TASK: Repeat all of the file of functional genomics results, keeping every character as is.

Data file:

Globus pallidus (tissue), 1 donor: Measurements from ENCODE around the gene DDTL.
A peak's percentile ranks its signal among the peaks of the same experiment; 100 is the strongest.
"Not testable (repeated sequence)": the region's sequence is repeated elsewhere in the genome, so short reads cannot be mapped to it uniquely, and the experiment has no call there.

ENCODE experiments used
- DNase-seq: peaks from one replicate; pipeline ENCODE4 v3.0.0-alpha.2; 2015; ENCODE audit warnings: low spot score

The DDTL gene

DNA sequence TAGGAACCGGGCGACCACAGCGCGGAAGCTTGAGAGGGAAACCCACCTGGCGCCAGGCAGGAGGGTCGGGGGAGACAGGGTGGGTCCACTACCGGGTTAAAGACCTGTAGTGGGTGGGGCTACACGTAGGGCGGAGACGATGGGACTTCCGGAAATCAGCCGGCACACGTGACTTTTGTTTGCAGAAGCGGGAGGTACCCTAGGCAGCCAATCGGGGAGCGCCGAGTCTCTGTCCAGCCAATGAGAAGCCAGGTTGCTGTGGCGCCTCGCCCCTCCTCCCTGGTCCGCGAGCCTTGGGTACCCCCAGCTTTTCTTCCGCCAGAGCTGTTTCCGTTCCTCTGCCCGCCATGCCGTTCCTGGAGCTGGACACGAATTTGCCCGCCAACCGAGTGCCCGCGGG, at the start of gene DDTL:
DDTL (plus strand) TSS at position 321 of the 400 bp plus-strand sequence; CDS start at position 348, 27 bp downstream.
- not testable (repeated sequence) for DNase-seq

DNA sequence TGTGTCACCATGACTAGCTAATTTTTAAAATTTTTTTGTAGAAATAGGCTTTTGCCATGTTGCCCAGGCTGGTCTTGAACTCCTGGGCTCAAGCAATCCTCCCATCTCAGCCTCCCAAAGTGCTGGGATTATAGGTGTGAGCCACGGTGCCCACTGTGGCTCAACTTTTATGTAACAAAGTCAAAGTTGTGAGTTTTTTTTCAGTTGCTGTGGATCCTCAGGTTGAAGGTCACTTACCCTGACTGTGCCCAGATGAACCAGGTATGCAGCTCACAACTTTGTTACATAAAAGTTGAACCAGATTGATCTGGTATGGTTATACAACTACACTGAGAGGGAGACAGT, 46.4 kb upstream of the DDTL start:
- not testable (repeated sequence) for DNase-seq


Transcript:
Globus pallidus (tissue), 1 donor: Measurements from ENCODE around the gene DDTL.
A peak's percentile ranks its signal among the peaks of the same experiment; 100 is the strongest.
"Not testable (repeated sequence)": the region's sequence is repeated elsewhere in the genome, so short reads cannot be mapped to it uniquely, and the experiment has no call there.

ENCODE experiments used
- DNase-seq: peaks from one replicate; pipeline ENCODE4 v3.0.0-alpha.2; 2015; ENCODE audit warnings: low spot score

The DDTL gene

DNA sequence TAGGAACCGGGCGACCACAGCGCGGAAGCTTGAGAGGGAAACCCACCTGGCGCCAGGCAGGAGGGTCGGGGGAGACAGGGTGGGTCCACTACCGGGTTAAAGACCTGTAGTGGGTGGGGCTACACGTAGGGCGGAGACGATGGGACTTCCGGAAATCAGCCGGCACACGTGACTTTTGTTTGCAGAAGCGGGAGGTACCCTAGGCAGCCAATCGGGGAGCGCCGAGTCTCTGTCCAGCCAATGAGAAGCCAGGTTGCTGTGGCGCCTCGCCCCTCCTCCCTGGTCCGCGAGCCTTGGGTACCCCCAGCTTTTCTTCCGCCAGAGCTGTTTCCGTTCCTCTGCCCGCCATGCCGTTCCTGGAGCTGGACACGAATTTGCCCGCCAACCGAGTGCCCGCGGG, at the start of gene DDTL:
DDTL (plus strand) TSS at position 321 of the 400 bp plus-strand sequence; CDS start at position 348, 27 bp downstream.
- not testable (repeated sequence) for DNase-seq

DNA sequence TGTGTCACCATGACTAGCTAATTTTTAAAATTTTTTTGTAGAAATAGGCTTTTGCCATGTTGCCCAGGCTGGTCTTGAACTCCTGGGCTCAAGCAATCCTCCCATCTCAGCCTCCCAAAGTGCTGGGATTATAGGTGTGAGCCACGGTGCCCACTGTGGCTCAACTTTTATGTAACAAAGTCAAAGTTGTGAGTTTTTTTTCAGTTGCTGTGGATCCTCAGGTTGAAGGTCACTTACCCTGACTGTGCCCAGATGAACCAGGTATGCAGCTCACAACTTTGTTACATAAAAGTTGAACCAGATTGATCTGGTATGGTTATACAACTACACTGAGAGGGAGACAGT, 46.4 kb upstream of the DDTL start:
- not testable (repeated sequence) for DNase-seq